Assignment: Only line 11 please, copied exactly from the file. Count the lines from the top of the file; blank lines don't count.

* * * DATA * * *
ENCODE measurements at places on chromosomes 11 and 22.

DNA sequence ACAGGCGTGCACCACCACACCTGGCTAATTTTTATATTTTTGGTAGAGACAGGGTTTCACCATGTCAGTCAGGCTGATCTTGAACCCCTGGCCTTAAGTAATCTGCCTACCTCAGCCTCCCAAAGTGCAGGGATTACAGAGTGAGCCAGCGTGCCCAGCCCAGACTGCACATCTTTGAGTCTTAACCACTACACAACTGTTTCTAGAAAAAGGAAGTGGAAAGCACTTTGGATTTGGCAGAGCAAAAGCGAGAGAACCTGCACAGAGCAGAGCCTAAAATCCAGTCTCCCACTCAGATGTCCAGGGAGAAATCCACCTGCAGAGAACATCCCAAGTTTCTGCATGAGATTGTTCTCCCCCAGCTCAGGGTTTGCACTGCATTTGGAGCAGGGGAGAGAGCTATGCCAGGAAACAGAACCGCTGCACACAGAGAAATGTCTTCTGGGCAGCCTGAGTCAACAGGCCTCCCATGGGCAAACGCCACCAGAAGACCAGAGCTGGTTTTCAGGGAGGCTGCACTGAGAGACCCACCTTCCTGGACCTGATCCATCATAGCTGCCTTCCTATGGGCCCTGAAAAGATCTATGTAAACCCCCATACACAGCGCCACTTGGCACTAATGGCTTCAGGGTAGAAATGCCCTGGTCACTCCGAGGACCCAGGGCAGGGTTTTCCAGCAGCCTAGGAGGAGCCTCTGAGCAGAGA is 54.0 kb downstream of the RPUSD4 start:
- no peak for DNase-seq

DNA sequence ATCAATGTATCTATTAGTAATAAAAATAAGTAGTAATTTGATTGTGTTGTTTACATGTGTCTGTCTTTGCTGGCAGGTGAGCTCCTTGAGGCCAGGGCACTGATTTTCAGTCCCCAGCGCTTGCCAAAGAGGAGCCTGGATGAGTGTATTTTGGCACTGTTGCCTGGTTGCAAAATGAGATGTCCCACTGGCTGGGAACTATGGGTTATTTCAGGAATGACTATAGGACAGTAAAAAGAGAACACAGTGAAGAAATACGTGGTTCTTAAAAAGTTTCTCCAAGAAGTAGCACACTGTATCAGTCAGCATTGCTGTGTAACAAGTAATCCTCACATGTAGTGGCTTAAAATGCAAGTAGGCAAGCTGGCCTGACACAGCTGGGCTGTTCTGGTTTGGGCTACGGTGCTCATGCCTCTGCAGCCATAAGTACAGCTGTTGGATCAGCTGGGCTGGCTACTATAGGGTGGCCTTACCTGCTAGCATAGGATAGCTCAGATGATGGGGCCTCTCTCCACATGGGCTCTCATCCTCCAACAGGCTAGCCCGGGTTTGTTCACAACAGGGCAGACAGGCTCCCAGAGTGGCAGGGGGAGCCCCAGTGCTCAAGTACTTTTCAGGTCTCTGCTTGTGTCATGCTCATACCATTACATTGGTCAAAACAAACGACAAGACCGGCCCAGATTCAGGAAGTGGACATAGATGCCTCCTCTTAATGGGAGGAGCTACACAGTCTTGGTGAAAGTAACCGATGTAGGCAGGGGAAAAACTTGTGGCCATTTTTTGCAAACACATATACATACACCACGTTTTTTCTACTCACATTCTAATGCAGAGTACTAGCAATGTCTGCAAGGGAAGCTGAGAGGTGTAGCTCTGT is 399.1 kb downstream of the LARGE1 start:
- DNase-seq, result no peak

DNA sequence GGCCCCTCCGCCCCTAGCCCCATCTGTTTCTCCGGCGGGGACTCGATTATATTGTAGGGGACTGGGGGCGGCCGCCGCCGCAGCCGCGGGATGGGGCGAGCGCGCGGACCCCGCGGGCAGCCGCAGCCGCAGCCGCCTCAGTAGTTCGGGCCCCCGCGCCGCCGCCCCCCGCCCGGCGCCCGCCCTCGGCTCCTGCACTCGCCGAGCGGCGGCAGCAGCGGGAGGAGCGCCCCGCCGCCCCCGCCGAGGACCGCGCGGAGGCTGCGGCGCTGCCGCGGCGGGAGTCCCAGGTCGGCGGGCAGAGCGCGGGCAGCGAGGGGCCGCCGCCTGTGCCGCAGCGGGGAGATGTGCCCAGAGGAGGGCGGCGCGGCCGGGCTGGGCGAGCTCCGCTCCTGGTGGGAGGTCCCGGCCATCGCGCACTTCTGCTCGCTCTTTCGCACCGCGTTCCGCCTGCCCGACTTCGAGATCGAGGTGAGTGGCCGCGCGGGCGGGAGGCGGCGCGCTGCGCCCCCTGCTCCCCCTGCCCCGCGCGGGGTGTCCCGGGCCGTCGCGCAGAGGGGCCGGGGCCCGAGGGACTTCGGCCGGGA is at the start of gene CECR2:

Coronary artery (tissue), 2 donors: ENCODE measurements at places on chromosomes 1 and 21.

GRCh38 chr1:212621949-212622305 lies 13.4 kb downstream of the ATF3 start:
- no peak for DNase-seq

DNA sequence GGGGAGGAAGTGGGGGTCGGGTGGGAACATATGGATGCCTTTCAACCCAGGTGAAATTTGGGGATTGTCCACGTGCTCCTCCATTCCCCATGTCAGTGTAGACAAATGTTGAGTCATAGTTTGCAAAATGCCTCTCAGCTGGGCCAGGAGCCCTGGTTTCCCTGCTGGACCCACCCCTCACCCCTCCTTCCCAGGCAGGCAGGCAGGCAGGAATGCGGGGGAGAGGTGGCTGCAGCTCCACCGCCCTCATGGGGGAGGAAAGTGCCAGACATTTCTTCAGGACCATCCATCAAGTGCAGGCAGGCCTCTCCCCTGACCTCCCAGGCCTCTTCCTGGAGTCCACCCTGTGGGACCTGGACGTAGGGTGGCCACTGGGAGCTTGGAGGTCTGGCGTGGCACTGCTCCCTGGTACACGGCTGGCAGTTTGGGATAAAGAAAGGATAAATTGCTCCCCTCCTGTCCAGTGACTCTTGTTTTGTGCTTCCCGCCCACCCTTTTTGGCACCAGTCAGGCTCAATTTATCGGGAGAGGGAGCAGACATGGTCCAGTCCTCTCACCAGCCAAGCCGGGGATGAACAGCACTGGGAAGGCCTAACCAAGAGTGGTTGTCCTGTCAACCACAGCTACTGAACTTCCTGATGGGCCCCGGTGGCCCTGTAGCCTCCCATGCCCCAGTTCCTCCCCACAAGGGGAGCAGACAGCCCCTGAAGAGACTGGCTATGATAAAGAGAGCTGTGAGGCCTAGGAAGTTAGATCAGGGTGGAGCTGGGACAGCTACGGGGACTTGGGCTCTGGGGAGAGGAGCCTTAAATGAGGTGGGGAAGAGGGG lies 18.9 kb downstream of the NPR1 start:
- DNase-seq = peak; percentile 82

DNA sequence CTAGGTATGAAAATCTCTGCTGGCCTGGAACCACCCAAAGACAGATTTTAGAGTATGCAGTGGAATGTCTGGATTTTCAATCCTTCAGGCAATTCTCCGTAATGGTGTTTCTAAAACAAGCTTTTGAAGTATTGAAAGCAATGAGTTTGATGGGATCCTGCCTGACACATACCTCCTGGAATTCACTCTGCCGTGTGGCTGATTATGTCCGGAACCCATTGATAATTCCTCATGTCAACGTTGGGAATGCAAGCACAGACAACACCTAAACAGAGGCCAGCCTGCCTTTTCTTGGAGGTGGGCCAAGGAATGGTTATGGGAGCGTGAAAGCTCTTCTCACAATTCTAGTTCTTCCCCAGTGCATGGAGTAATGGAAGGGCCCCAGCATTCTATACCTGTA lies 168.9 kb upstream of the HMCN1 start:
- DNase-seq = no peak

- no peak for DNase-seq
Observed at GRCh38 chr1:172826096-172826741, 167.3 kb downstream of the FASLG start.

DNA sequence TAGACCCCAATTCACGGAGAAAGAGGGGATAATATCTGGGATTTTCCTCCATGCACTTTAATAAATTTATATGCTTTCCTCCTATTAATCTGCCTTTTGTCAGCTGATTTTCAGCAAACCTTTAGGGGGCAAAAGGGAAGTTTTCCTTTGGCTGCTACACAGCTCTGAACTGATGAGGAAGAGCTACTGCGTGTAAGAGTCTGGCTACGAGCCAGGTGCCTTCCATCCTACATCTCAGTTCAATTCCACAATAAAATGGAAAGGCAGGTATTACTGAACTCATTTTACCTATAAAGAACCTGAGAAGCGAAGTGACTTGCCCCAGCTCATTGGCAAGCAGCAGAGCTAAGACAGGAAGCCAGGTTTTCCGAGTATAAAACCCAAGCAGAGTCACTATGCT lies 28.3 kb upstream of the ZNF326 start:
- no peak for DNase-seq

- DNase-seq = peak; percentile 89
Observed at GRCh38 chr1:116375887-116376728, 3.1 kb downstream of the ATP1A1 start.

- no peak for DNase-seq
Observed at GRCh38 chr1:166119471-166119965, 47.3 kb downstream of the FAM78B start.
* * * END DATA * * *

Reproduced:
- DNase-seq = peak; percentile 82